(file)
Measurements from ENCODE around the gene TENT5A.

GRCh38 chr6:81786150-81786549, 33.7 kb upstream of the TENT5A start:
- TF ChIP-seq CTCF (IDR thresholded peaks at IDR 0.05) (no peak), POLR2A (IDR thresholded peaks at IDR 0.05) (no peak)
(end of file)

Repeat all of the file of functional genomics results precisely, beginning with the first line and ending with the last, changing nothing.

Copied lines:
Measurements from ENCODE around the gene TENT5A.

GRCh38 chr6:81786150-81786549, 33.7 kb upstream of the TENT5A start:
- TF ChIP-seq CTCF (IDR thresholded peaks at IDR 0.05) (no peak), POLR2A (IDR thresholded peaks at IDR 0.05) (no peak)